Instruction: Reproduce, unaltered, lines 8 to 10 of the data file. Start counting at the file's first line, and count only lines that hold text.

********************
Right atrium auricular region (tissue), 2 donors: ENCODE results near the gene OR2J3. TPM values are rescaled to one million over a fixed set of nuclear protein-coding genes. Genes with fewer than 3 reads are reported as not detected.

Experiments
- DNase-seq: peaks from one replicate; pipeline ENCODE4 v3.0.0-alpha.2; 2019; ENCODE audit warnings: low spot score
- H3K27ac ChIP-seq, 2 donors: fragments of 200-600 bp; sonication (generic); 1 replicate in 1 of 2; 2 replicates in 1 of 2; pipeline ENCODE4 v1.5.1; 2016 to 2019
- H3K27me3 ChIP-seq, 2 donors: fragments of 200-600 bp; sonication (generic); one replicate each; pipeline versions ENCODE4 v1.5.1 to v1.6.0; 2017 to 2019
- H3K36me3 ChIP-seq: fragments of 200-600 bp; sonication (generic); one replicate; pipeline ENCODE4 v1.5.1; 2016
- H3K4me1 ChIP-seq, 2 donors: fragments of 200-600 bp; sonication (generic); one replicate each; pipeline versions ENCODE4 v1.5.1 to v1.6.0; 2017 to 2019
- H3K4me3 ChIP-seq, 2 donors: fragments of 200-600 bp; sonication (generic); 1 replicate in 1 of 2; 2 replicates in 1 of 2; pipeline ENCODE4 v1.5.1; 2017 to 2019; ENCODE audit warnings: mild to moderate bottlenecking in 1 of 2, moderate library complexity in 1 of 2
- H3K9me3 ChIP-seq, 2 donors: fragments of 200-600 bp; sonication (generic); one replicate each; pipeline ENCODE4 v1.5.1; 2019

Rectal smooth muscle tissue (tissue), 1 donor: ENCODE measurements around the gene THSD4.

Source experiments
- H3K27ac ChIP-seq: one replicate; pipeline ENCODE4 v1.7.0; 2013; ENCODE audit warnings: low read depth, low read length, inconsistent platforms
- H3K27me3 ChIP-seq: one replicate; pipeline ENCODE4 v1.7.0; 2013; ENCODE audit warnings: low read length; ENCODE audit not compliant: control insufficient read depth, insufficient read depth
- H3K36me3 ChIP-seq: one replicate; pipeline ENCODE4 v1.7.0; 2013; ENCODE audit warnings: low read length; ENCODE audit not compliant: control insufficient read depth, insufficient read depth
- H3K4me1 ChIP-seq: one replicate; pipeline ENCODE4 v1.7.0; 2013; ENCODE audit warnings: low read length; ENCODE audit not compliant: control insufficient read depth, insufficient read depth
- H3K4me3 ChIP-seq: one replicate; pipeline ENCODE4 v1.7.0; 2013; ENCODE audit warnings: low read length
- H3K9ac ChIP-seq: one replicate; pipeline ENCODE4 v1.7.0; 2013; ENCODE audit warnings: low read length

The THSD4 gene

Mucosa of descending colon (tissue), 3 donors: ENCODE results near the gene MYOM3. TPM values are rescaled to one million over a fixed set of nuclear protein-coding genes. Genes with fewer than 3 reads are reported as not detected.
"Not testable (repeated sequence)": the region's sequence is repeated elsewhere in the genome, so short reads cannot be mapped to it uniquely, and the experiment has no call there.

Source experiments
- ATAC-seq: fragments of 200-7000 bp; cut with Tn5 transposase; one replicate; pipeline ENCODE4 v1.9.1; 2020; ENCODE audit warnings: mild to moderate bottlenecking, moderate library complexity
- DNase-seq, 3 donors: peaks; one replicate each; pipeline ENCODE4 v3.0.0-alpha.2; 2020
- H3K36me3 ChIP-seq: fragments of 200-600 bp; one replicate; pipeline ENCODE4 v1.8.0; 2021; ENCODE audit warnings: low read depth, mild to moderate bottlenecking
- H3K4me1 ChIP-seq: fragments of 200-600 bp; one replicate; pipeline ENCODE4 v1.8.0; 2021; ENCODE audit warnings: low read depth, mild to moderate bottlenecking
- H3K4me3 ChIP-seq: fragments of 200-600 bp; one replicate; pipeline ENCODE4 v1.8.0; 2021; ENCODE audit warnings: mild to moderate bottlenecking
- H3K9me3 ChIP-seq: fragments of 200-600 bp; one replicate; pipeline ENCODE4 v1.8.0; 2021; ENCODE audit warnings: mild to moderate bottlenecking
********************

- H3K4me3 ChIP-seq, 2 donors: fragments of 200-600 bp; sonication (generic); 1 replicate in 1 of 2; 2 replicates in 1 of 2; pipeline ENCODE4 v1.5.1; 2017 to 2019; ENCODE audit warnings: mild to moderate bottlenecking in 1 of 2, moderate library complexity in 1 of 2
- H3K9me3 ChIP-seq, 2 donors: fragments of 200-600 bp; sonication (generic); one replicate each; pipeline ENCODE4 v1.5.1; 2019

Rectal smooth muscle tissue (tissue), 1 donor: ENCODE measurements around the gene THSD4.